In the 15 years since satellite technology opened to the public, geocaching has gathered steam as an all-ages hobby that can even get addictive! So just what is this geocaching thing, you ask? Imagine a modern-day treasure hunt where you can join in with thousands of others to locate “caches.”
Cache coordinates are posted online for you to find using a GPS device or smartphone GPS app. Caches come in every shape and size. Thousands are hidden world-wide. You might need to sift through a few stones or even climb a tree to find one. They hide in city streets, old houses, bus terminals, and –yes– in your Washington State Parks!
Sound fun? It sure is! And your state parks are still holding the Centennial Geo Tour Challenge! You can earn the much-coveted “geocacher” prize of geocoins for visiting your state parks!
Ready to get started? Let’s go cache them all…
Searching for a geocache can take you to places you might “never have
otherwise seen, places off the beaten track,” says Tina Dinzl-Pedersen. A
Cama Beach State Park ranger, Pedersen is an avid geoacher and loves to
share her knowledge with others.
Pedersen suggests starting with your smartphone, if you have one. Geocaching.com
has a reliable app to download, but there are many others as well. A
phone may not have as strong a signal or as long a battery life as a GPS
unit, but it is a reliable and inexpensive option until you are ready to purchase a device, Pedersen says.
Once you have your app (or GPS unit),
you are ready to start looking! Caches will appear as dots on a map.
Touch on a location, and the app gives you GPS coordinates. It also
provides vital information about the cache such as what type it is, how
difficult the terrain is, how hard it is to find, and a few clues about
When you get within about 20 feet of the cache, it’s time to put down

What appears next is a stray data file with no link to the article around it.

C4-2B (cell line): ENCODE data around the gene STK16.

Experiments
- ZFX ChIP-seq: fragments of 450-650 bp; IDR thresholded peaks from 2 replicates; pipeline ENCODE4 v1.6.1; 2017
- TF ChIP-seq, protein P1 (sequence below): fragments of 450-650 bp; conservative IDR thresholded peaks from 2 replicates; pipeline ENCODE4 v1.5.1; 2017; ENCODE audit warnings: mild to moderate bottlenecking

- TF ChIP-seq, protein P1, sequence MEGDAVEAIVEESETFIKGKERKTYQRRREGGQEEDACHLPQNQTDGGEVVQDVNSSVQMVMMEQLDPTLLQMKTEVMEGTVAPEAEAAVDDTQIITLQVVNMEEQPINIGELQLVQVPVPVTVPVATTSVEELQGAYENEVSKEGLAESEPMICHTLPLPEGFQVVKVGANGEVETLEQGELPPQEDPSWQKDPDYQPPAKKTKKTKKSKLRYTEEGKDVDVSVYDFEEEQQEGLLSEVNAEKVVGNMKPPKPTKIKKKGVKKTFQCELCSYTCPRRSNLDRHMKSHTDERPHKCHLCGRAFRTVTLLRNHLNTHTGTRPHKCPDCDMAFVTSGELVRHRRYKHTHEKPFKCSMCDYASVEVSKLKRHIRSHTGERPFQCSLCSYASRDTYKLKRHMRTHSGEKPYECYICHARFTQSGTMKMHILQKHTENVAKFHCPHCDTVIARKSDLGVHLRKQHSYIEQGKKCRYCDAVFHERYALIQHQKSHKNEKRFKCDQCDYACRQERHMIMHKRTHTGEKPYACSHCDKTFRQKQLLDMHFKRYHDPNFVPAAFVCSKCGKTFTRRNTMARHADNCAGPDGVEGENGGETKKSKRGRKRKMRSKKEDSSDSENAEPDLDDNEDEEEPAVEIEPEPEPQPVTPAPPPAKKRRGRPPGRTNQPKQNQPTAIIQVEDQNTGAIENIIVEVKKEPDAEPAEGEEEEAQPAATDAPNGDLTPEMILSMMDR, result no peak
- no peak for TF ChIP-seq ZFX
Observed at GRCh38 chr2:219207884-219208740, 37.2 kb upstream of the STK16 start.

the technology and pick up your thinking cap. Where could it be? You
will have to think like a geocacher. It will not be buried, but it could
be under a few sticks, in a bush, underneath playground equipment or
even up a tree! The cache may be a tiny little tube. It may be a box. It
could be something really … weird. Geocachers often have pretty good
senses of humor. Just make sure when you look there are no “muggles” (non-geocachers) around to spoil the game!
Did you find it? Good job you!
Open the container and usually you will find a notebook or a few loose
sheets of paper with dozens or even hundreds of cacher usernames
scribbled on it, along with corresponding dates letting you know when
they were there. Log your own username and date. Occasionally, caches
contain souvenir objects for you to trade and swap out for one of your
own Sometimes people even track those objects. If you take one be sure to leave one in return.
If you find a “trackable,” you need to be willing to log it in and take
it with you to other destinations so its owner can track where it
travels. Finally, stash the cache back where it was hidden so others can
experience the thrill of the seek. Then go online and mark your
Washington state parks are full of caches and
new ones crop up to keep you busy searching! If you’re interested in
creating your own for other geocachers to find at a state park, be sure
to read about the necessary guidelines and the steps you need to follow before you plant a cache in public lands. But first, you may want to know about the basics of hiding a cache (or even finding one).
Centennial Geotour: 100 Caches in 100 Parks to Celebrate 100 years!
This geotour started in 2013 as part of Washington State Park’s 100th
birthday. Even though your parks have now turned a venerable 102, the
tour is still going strong! “It’s really popular and there are plenty of
coins left,” Pedersen says.
Why not try it yourself! Simply download a Centennial Geotour Passport,
and each time you visit a state park on the list, find the cache and
use the unique stamp to fill it out. Once you hit 50 parks, you can get a
silver geocoin. Visit 100 or more parks and you qualify for the rare
Geocachers have a language of their very own! Learn your terminology and you’ll have way more fun deciphering cache clues!
Interested in taking a free class on geocaching? Pedersen does a short how-to course every Wednesday at 1:30 on the beach at Cama Beach State Park.